Image: Grace Alshemmari and her son, Amir
Michael Conroy  /  AP
Grace Alshemmari and her son, Amir, is displayed in the mother's home in Fort Wayne, Ind. The child remains in his aunt's house in Iraq because of governmental issues.
updated 1/31/2009 5:58:17 PM ET 2009-01-31T22:58:17

Baby Amir's crib is lined with blankets crocheted by his mother and stuffed animals from his 8-year-old sister. Framed photos of him hang on the walls and sit atop shelves and tables throughout his family's three-bedroom home.

He has yet to see any of it.

Eight-month-old Amir Alshemmari remains in his aunt's concrete house in the holy city of Najaf in central Iraq, where his relatives' home has electricity two hours a day. His mother, Grace, is more than 6,000 miles away in Fort Wayne, writing letters to everyone from politicians to Dr. Phil looking for help to get her son home.

She's willing to do all but the one thing the U.S. government says she must: take her son to the U.S. embassy in Baghdad to obtain the paperwork proving he is a U.S. citizen so he can get the passport needed to leave the country.

"Just watch the news. You can see Baghdad isn't a safe place," Alshemmari said. "That's where most of the conflict is, and I think that's where most of the anti-American groups have centered their organizations."

Alshemmari, a lifelong Indiana resident, didn't plan to give birth in the war-torn country when she and husband Raad, an Iraqi refugee who came to the United States in 1993, learned she was pregnant with their second child.

Heading to Iraq
The couple met in 1998, had a daughter in 2000 and married in 2007. She had never been out of the country. Her husband convinced her to go to Iraq because his 86-year-old mother was in failing health.

Alshemmari left for the trip almost a year ago, when she was nearly six months pregnant. She planned to return in time for her mother's birthday on April 22 — about a month before her due date.

But the couple and their daughter stayed too long, Iraqi Airways officials said. The airline refused to issue her a ticket to fly home because it does not allow expecting women to fly beyond the pregnancy's 35th week.

Alshemmari, who was 35 weeks pregnant at the time, was devastated, but her husband said they had no choice.

"Let's just have the baby here, and we'll all come home together," he said.

Alshemmari agreed, but told him: "As soon as this baby's born, we're out of here."

She gave birth by cesarean section at a hospital in Najaf, about 100 miles south of Baghdad, on May 25.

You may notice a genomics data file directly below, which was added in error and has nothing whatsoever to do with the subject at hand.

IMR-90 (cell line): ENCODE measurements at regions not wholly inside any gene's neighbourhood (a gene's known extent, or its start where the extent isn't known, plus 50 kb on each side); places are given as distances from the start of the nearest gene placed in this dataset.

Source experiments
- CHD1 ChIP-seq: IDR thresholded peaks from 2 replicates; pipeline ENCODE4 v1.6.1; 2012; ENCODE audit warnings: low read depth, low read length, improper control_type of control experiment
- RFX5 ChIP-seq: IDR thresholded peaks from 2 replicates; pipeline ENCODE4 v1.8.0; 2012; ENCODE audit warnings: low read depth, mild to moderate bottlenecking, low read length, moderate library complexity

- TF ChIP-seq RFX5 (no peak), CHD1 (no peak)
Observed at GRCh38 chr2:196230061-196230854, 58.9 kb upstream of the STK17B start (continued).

Gathering necessary papers
The couple thought they could get the necessary paperwork to bring home the baby by going to Iraqi offices in Diwaniyah, about 30 minutes away. After a half dozen trips and a call to the U.S. embassy, they learned they needed to go to Baghdad.

But her husband's family told her the trip was too dangerous, especially for an American.

"They said, 'We're Iraqi and we don't go there. Don't go there,'" Alshemmari said.

The couple flew to Jordan without Amir in hopes of finding a solution, even though they knew the United States required the baby be present at an embassy to receive the paper proving American citizenship. They were given a seven-day visa, which Alshemmari said wouldn't be enough time to get an appointment at the U.S. embassy there.

"It seems to me she's stuck between a rock and a hard place," State Department spokesman Noel Clay said.

Clay said the Alshemmaris' predicament is rare but that the State Department can't make an exception in their case because its policies for verifying U.S. citizenship guard against baby smuggling.

"We can't change the procedures," he said.

After their unsuccessful trip to Jordan, the Alshemmaris returned to Fort Wayne without Amir in hopes of getting help at home. But so far, little has changed.

"It just doesn't seem to be going anywhere. We're just mired down," Alshemmari said.

'I want him so bad'
The offices of Sens. Richard Lugar and Evan Bayh have been involved in the case since late October, trying to determine whether the family can give power of attorney to Raad Alshemmari's sister, Sadiea, so she can take Amir to the embassy.

Lugar's office also provided access to a computer at his Fort Wayne office that would allow her to see Amir via the Web camera on Sadiea's family computer. Alshemmari, however, chooses to look at pictures and video taken while she was with him.

"I'm torn. I want to see his face. I want to see how he's doing. But then I know it's going to kill me because I don't know how much longer until I get him home," she said. "I want him so bad."

Copyright 2009 The Associated Press. All rights reserved. This material may not be published, broadcast, rewritten or redistributed.

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